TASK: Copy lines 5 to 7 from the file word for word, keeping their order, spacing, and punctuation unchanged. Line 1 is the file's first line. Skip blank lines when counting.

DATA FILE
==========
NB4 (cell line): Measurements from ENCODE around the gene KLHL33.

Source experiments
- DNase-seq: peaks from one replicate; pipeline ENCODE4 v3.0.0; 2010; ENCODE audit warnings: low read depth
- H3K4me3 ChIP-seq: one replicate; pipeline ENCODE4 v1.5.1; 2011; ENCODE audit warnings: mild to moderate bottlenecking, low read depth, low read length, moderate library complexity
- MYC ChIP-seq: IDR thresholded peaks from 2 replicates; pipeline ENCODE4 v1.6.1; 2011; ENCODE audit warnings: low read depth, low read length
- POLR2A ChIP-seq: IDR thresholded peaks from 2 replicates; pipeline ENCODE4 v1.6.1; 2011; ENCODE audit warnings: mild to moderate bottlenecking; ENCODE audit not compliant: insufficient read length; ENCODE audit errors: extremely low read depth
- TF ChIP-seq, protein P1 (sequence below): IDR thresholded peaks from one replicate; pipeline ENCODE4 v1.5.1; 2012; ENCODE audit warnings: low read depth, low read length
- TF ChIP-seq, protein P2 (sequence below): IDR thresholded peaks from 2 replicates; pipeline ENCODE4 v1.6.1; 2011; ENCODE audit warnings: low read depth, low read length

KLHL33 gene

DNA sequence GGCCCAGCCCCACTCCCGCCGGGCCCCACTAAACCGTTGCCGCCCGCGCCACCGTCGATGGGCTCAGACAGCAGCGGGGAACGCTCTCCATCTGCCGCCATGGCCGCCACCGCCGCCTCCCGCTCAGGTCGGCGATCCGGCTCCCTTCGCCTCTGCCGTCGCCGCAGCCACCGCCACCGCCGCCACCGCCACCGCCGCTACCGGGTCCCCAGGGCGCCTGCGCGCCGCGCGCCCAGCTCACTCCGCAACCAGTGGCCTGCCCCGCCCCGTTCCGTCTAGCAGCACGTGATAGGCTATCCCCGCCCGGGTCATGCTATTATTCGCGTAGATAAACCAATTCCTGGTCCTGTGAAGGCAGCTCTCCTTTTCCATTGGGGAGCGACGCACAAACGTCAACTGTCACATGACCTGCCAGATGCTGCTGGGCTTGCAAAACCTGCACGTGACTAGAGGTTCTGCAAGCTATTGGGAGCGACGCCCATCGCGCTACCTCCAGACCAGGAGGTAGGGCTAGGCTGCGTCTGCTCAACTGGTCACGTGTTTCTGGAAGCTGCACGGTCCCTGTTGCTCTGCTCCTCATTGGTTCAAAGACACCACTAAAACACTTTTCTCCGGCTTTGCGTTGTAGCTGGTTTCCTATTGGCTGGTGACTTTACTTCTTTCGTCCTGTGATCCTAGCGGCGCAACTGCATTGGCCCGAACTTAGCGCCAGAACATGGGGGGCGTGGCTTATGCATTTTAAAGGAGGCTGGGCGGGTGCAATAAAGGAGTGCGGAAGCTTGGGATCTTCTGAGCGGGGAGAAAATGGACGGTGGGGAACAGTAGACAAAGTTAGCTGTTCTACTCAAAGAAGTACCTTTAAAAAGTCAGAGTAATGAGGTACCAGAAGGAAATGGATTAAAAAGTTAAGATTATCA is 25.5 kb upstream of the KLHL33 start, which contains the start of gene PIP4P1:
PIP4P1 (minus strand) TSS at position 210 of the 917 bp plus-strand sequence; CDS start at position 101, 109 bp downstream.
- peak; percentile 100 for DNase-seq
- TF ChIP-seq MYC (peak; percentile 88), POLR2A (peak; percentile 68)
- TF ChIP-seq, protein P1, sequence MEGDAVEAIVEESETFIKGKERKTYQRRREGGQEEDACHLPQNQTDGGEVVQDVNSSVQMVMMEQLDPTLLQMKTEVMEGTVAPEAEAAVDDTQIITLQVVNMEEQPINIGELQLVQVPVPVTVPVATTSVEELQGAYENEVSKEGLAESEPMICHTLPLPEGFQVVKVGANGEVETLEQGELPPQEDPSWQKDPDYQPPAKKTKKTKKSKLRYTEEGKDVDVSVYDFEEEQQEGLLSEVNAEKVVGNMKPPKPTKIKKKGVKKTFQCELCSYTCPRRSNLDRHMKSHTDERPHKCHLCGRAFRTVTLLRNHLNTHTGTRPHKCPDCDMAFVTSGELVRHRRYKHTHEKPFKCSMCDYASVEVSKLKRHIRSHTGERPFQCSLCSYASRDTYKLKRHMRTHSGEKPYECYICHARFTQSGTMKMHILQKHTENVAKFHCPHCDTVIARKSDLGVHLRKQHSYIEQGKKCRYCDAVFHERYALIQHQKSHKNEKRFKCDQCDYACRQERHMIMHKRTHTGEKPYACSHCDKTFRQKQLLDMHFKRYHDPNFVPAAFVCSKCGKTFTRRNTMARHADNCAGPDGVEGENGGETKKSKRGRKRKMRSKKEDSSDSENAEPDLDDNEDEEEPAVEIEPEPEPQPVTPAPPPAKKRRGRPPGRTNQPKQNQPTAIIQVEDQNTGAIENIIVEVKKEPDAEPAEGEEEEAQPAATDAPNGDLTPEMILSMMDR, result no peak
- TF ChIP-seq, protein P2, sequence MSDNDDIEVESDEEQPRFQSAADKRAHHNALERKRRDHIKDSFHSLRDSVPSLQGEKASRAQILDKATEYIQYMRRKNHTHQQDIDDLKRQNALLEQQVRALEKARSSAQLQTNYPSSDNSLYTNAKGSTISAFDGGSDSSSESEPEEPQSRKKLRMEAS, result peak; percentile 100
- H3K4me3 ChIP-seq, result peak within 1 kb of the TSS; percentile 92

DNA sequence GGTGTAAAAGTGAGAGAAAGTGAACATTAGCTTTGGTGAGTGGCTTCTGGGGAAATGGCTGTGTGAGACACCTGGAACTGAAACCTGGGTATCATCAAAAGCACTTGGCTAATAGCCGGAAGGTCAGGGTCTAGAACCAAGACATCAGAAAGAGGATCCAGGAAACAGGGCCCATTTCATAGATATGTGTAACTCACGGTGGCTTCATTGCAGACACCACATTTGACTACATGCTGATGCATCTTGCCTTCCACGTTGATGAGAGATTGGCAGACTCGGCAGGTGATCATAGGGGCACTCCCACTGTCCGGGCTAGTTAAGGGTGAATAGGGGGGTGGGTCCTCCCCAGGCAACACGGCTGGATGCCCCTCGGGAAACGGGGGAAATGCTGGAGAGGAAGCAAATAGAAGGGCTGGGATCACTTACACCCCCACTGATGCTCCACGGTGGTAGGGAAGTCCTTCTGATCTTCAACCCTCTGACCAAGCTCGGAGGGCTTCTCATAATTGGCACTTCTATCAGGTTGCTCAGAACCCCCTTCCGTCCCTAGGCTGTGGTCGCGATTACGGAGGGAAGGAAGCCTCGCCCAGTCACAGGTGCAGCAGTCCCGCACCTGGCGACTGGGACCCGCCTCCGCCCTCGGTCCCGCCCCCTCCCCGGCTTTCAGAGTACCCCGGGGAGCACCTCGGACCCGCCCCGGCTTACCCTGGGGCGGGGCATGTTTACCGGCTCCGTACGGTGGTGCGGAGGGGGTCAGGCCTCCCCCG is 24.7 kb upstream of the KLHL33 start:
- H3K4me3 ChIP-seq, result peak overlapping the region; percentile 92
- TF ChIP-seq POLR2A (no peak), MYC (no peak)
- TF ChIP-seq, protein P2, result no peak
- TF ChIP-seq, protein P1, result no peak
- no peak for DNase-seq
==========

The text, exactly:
- MYC ChIP-seq: IDR thresholded peaks from 2 replicates; pipeline ENCODE4 v1.6.1; 2011; ENCODE audit warnings: low read depth, low read length
- POLR2A ChIP-seq: IDR thresholded peaks from 2 replicates; pipeline ENCODE4 v1.6.1; 2011; ENCODE audit warnings: mild to moderate bottlenecking; ENCODE audit not compliant: insufficient read length; ENCODE audit errors: extremely low read depth
- TF ChIP-seq, protein P1 (sequence below): IDR thresholded peaks from one replicate; pipeline ENCODE4 v1.5.1; 2012; ENCODE audit warnings: low read depth, low read length